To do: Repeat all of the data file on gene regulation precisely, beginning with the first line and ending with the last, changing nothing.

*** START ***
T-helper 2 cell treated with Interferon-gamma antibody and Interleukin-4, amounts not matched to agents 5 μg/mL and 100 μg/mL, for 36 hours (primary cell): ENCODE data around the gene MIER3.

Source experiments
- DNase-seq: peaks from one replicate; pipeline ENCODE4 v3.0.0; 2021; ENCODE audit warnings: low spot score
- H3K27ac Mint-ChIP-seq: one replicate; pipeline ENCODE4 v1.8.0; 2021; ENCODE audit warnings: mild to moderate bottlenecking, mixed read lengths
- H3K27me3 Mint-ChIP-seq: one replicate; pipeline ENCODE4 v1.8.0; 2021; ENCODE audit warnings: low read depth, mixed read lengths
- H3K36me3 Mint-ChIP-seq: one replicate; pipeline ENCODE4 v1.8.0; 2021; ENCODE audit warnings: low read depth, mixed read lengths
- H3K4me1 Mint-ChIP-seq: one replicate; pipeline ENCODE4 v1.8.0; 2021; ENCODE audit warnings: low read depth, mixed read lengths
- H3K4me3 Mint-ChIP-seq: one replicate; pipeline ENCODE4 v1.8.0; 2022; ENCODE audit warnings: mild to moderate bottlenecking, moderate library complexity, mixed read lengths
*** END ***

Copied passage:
T-helper 2 cell treated with Interferon-gamma antibody and Interleukin-4, amounts not matched to agents 5 μg/mL and 100 μg/mL, for 36 hours (primary cell): ENCODE data around the gene MIER3.

Source experiments
- DNase-seq: peaks from one replicate; pipeline ENCODE4 v3.0.0; 2021; ENCODE audit warnings: low spot score
- H3K27ac Mint-ChIP-seq: one replicate; pipeline ENCODE4 v1.8.0; 2021; ENCODE audit warnings: mild to moderate bottlenecking, mixed read lengths
- H3K27me3 Mint-ChIP-seq: one replicate; pipeline ENCODE4 v1.8.0; 2021; ENCODE audit warnings: low read depth, mixed read lengths
- H3K36me3 Mint-ChIP-seq: one replicate; pipeline ENCODE4 v1.8.0; 2021; ENCODE audit warnings: low read depth, mixed read lengths
- H3K4me1 Mint-ChIP-seq: one replicate; pipeline ENCODE4 v1.8.0; 2021; ENCODE audit warnings: low read depth, mixed read lengths
- H3K4me3 Mint-ChIP-seq: one replicate; pipeline ENCODE4 v1.8.0; 2022; ENCODE audit warnings: mild to moderate bottlenecking, moderate library complexity, mixed read lengths